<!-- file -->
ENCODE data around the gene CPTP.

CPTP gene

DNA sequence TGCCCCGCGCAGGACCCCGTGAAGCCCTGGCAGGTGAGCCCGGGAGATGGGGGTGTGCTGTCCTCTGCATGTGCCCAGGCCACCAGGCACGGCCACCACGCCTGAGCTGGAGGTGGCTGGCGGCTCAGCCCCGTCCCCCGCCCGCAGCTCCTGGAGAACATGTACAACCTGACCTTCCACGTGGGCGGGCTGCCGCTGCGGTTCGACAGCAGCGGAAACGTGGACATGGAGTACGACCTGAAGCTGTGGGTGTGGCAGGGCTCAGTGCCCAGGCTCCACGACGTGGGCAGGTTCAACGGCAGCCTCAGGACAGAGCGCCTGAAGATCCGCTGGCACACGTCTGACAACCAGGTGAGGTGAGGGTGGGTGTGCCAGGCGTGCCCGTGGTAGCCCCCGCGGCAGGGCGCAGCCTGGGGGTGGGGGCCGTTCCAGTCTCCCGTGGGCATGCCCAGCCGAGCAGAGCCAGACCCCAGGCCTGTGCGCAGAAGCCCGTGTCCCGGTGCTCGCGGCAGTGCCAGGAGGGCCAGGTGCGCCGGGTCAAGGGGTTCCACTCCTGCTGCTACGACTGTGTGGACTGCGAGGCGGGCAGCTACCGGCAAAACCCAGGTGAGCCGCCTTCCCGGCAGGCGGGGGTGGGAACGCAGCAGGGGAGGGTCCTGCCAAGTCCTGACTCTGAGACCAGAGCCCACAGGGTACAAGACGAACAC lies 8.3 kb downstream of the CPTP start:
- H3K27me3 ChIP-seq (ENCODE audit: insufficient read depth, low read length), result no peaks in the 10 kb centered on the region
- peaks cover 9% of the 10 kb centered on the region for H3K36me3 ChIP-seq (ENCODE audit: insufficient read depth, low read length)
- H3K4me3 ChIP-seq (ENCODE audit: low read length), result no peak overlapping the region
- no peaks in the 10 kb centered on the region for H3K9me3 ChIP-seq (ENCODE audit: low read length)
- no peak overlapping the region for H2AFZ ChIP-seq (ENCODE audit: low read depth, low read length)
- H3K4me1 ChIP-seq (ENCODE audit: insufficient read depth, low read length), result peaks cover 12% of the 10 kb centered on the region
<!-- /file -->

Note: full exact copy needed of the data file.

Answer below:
ENCODE data around the gene CPTP.

CPTP gene

DNA sequence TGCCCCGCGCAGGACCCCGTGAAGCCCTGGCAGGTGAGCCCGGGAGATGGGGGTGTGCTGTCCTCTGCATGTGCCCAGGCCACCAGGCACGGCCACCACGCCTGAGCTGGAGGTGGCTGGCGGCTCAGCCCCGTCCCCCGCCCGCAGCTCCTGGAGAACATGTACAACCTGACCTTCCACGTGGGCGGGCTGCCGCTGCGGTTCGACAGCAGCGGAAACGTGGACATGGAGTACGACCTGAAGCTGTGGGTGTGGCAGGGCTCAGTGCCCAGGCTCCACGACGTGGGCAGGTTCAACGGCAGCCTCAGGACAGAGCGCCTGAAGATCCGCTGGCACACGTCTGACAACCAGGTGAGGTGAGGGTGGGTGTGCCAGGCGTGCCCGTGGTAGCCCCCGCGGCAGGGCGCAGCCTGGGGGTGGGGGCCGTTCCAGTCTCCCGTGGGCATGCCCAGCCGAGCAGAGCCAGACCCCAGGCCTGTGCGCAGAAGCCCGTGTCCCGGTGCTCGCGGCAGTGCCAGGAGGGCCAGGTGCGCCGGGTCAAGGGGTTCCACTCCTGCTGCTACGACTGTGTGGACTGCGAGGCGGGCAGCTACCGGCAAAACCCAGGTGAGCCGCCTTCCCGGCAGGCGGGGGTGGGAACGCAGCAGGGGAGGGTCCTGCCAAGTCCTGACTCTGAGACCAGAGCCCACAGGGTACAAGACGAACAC lies 8.3 kb downstream of the CPTP start:
- H3K27me3 ChIP-seq (ENCODE audit: insufficient read depth, low read length), result no peaks in the 10 kb centered on the region
- peaks cover 9% of the 10 kb centered on the region for H3K36me3 ChIP-seq (ENCODE audit: insufficient read depth, low read length)
- H3K4me3 ChIP-seq (ENCODE audit: low read length), result no peak overlapping the region
- no peaks in the 10 kb centered on the region for H3K9me3 ChIP-seq (ENCODE audit: low read length)
- no peak overlapping the region for H2AFZ ChIP-seq (ENCODE audit: low read depth, low read length)
- H3K4me1 ChIP-seq (ENCODE audit: insufficient read depth, low read length), result peaks cover 12% of the 10 kb centered on the region